Female genital mutilation can’t be banned at federal level, judge says

A federal judge struck down a law against female genital mutilation on Tuesday, ruling the statute unconstitutional and dismissing multiple charges against two defendants in the first case ever brought under the 22-year-old law.

US District Court Judge Bernard Friedman argued the Female Genital Mutilation Act of 1996, overreached Congressional powers, violating both the Necessary and Proper Clause and the Commerce Clause of the Constitution. Anti-FGM laws, he ruled, should be handled by the states like other laws governing criminal sexual conduct.

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The defendant, Dr. Jumana Nagarwala, isn't entirely off the hook – she still faces 20 years in prison for conspiracy to travel with intent to engage in illicit sexual conduct, and four co-defendants remain charged with conspiracy to obstruct an official proceeding.

The "conspiracy" at the center of the case involved up to 100 young girls from multiple states, according to prosecutors, though the charges brought against Nagarwala only reference nine. An Indian Muslim from the Dawoodi Bohra sect, Nagarwala was charged in April 2017 with performing female genital mutilation on the girls at a clinic in Livonia, Michigan, the first person to be prosecuted under the 1996 anti-FGM law.

Along with clinic owner Dr. Fakhruddin Attar, she was also charged with conspiring to transport a minor with intent to engage in criminal sexual activity, which carries a life sentence, but Friedman dropped those charges in January. Attar's wife, Farida, was charged with helping to arrange the procedure and later saddled with an additional charge of drugging one of the girls.

Outrage after Twitter allows paid-for ad promoting female genital mutilation to appear on platform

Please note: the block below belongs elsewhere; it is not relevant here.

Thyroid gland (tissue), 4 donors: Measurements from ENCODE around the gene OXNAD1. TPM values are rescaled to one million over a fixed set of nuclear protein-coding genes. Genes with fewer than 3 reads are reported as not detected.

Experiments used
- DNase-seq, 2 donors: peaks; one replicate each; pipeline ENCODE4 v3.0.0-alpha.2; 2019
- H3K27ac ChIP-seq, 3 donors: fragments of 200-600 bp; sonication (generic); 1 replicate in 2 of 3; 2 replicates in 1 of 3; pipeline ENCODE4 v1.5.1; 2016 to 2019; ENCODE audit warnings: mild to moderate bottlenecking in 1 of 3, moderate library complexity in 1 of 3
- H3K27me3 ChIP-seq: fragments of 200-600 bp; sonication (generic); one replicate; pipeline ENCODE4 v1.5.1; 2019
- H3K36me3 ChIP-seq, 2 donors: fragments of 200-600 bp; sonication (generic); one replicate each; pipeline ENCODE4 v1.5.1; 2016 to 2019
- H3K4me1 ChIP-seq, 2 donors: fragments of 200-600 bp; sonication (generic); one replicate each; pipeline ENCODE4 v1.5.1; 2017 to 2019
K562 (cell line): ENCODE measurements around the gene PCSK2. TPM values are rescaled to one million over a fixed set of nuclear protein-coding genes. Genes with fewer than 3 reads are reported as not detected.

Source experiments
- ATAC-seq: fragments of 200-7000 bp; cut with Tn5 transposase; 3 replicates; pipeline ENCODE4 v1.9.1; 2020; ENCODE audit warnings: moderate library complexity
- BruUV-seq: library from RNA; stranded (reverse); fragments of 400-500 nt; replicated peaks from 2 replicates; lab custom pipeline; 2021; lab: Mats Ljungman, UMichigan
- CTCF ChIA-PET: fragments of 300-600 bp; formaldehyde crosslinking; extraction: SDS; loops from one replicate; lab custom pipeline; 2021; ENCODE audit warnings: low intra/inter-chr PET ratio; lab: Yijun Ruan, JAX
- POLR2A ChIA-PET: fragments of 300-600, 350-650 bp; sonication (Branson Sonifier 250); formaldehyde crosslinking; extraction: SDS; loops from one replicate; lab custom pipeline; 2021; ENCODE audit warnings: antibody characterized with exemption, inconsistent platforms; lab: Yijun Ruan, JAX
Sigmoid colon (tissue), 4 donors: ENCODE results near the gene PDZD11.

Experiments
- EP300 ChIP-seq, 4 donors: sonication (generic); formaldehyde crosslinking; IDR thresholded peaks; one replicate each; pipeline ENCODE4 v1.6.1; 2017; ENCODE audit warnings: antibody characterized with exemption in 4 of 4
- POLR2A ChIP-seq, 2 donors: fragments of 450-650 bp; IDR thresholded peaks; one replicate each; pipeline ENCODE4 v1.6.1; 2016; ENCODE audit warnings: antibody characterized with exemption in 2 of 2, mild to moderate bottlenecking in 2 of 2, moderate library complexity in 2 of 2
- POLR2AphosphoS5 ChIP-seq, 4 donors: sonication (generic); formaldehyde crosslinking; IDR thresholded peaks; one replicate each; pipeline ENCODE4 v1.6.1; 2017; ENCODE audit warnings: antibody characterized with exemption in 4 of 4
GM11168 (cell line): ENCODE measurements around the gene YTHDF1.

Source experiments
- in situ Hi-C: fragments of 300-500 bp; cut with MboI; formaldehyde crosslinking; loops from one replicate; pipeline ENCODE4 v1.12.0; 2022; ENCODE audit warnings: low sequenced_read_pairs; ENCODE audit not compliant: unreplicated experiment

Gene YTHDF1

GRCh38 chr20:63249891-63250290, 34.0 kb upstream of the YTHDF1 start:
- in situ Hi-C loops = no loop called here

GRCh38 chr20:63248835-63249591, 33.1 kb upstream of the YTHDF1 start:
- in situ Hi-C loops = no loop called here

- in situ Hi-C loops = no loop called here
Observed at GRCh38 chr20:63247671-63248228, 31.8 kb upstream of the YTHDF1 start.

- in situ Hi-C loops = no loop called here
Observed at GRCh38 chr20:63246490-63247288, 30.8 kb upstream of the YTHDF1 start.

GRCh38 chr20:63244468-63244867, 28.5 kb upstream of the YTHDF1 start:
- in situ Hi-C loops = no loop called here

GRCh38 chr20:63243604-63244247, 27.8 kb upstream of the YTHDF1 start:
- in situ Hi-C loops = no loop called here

Published time: 20 Sep, 2018 16:48 Edited time: 21 Sep, 2018 10:09Twitter is facing outrage after a sponsored ad promoting a form of female genital mutilation (FGM) for young girls appeared on the social media platform and was viewed more than 30,000 times.

A Muslim women’s activist group called Dawoodi Bohra posted the tweet promoting “khafz” for young girls, which is a kind of female circumcision. One of the group’s members, Arwa Sohangpurwala, is seen in the video saying that her own daughters have undergone the procedure. Her daughters, she says, are “growing up as perfectly as other children of their age” and that as a mother, she would “never do anything to harm them”.

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Perpetrators still subjecting British girls to genital mutilation with impunity, campaigner tells RT

Twitter immediately faced backlash for allowing the practice to be promoted on its platform. The social media giant responded by taking down the promoted post, saying that it had been removed for“violation of our policies” —  but the original non-promoted tweet was not removed and can still be viewed on Twitter.

The Dawoodi Bohra group has since claimed on their website that the Khafz procedure, which they said involves removing a “speck of superficial skin” in a “gentle process” has been “wrongly classified” as female genital mutilation. But that stands in contrast to the opinion of the World Health Organization, which classifies this procedure as a form of FGM.

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